Part of the SAGE Social Thinkers series, this brief and clearly–written book provides a concise introduction to the work, life, and influences of Karl Marx, one of the most revered, reviled, and misunderstood figures in modern history. The book serves as an excellent introduction to the full range of Marx’s major themes—alienation, economics, social class, capitalism, communism, materialism, environmental sustainability—and considers the extent to which they are relevant today. It is ideal for use as a self-contained volume or in conjunction with other sociological theory textbooks.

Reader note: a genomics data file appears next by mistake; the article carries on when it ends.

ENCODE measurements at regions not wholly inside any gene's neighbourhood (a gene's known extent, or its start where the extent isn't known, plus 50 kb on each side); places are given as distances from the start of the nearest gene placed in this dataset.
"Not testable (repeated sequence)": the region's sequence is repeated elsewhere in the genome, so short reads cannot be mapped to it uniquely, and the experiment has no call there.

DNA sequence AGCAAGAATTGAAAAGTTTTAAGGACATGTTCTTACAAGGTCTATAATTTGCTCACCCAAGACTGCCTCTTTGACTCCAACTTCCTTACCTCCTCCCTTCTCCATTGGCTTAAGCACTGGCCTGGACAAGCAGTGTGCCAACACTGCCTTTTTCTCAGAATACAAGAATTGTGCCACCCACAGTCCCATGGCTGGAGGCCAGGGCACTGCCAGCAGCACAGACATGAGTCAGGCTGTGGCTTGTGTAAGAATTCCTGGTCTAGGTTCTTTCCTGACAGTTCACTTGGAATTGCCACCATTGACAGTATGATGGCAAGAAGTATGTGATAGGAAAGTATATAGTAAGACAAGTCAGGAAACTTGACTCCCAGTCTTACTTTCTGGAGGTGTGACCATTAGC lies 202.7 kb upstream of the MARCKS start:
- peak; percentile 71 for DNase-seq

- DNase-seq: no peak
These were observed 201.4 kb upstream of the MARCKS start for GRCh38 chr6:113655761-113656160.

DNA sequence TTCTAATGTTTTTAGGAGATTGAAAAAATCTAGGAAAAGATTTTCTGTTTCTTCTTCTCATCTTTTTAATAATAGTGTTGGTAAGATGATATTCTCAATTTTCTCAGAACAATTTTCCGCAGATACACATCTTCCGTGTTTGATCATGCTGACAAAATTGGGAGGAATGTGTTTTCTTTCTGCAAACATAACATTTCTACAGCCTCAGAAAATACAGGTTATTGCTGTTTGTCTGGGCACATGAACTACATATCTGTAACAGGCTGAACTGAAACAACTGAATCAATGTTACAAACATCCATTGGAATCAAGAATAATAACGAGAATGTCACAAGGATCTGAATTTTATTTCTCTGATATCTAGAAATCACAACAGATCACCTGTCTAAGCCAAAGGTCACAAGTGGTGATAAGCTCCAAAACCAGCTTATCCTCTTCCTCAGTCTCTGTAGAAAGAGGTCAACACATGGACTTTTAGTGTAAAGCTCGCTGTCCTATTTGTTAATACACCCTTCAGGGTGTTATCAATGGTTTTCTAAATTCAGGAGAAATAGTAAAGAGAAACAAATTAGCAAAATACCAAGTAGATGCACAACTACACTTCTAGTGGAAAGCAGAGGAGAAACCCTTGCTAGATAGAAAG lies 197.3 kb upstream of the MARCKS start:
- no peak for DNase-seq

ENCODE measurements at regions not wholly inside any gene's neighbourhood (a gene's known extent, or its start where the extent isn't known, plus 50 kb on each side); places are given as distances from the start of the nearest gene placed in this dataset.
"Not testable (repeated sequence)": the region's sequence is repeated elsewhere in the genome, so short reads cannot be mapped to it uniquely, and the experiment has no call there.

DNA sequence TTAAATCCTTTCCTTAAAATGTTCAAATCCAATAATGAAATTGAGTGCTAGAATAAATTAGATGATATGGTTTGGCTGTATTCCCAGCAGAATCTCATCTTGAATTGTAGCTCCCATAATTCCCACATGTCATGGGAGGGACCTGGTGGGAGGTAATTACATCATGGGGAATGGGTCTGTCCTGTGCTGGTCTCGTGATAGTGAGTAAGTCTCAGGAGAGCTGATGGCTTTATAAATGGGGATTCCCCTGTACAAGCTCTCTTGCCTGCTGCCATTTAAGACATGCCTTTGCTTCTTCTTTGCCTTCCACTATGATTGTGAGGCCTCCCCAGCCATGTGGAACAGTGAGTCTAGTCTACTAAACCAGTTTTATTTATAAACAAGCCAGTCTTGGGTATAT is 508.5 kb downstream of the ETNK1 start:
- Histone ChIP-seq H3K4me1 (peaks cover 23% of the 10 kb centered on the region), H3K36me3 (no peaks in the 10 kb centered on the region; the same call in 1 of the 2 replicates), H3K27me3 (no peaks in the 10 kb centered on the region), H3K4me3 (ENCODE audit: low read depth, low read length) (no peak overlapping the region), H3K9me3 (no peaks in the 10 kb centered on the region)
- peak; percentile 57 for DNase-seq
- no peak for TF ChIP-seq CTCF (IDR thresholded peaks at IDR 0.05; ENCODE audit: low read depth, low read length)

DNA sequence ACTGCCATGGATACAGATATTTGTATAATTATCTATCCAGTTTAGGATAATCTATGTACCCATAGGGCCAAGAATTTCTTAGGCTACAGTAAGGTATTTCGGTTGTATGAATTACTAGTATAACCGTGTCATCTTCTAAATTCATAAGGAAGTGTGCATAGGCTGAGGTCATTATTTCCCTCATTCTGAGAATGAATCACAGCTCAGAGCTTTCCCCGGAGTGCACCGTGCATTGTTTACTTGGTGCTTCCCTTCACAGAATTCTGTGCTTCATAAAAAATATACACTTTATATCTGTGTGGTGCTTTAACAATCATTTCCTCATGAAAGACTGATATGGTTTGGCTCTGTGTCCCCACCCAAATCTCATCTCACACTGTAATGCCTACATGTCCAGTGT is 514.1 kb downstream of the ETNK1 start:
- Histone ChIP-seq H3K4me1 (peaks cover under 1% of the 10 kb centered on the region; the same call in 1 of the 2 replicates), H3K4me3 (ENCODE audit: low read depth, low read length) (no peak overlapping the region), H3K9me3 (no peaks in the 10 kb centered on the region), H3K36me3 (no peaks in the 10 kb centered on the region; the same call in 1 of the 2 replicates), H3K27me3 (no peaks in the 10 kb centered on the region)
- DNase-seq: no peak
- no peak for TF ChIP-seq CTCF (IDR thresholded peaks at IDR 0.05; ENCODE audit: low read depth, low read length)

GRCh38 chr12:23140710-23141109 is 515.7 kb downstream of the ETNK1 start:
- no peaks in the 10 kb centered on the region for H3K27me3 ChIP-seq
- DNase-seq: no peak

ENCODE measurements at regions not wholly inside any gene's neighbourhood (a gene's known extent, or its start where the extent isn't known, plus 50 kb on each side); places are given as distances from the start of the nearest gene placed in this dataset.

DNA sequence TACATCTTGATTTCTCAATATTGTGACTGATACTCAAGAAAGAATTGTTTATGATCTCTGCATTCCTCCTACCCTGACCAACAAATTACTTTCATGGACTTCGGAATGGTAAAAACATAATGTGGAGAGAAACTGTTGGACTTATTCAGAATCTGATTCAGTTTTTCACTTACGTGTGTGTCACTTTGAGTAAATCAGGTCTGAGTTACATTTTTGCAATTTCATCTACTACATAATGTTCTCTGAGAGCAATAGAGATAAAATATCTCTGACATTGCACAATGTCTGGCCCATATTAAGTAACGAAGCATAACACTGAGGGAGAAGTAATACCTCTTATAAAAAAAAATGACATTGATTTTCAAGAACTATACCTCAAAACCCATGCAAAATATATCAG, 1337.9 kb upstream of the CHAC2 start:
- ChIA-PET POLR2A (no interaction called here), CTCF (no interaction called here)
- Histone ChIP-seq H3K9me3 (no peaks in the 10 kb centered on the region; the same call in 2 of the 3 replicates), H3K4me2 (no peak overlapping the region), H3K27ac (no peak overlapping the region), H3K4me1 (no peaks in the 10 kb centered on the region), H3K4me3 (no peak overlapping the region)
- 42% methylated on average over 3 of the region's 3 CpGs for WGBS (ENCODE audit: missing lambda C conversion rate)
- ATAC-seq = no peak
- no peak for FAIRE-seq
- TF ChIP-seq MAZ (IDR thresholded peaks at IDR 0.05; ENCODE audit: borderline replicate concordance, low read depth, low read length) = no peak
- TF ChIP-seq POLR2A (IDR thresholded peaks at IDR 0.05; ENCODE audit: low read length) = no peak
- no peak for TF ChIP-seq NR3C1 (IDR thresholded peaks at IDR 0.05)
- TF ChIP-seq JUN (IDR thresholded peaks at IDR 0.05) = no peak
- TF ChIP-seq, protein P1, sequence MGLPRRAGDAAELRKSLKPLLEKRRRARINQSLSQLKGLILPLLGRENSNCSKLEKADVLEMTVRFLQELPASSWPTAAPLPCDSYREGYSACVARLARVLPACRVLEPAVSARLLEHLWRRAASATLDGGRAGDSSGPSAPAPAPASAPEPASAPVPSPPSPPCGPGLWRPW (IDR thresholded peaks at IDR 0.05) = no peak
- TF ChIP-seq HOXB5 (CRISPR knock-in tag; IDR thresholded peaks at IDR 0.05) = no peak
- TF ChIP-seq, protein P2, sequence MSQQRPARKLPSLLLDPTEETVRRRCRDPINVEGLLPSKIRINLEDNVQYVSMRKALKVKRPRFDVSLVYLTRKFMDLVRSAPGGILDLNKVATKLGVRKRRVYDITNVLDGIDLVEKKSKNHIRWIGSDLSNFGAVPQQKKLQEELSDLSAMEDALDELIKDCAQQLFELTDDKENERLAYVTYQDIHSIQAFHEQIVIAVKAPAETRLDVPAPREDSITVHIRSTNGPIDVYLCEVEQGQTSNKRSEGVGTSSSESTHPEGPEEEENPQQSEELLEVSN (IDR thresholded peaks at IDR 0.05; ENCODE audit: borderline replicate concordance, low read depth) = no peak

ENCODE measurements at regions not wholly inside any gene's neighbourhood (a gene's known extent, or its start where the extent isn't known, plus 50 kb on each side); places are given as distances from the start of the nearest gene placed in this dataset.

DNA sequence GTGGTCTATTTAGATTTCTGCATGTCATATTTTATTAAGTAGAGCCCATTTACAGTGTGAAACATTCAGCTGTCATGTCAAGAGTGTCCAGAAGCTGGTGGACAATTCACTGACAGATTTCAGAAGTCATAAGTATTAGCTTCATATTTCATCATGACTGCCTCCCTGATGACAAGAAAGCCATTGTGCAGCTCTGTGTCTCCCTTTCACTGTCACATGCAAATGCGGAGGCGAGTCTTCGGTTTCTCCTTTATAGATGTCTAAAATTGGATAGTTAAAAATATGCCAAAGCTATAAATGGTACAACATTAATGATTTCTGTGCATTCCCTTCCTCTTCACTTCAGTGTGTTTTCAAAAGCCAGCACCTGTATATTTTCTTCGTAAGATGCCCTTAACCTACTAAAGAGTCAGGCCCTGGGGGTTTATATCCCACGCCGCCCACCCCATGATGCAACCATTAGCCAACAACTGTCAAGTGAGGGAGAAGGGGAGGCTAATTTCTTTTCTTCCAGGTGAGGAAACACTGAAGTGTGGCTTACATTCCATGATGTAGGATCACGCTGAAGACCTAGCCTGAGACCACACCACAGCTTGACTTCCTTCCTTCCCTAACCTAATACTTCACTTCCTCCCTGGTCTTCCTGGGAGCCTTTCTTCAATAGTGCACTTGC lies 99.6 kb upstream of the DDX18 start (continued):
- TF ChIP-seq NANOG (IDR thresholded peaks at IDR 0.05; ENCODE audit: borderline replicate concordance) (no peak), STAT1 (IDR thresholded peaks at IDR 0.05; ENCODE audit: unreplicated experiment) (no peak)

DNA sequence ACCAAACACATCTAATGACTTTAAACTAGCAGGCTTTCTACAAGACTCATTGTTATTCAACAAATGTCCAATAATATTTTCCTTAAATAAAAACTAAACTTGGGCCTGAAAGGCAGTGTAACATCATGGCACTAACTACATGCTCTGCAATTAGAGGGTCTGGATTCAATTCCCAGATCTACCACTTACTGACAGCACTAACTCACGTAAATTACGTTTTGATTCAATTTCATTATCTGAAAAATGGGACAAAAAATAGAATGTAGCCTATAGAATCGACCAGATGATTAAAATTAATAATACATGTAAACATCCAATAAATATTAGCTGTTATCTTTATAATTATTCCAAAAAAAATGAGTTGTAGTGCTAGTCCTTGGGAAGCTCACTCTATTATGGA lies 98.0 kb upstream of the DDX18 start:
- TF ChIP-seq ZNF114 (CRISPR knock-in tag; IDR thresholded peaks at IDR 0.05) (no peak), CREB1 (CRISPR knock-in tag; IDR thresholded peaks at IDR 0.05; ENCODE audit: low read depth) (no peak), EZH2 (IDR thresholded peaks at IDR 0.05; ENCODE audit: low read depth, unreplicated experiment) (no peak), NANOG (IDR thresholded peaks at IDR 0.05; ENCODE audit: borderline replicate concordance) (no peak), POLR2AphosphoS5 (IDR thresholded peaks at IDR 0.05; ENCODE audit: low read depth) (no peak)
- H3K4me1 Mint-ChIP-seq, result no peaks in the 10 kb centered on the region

Now that we have introduced the general themes of this book and Marx’s theory of materialism, we can begin to consider the individual categories and concepts of his work. This chapter will be devoted to alienation, which is one of the terms Marx used to explain the lack of well-being that people suffer from within capitalism. It must be noted that alienation is generally a term used by Marx early in his writing career; his later works do not contain a systematic use of the concept. Nonetheless, the content of the concept of alienation is intrinsic to Marx’s writings.

This chapter will first provide a general overview of the conception of alienation. Second, we will consider Marx’s classic statement on alienation from the “Estranged ...

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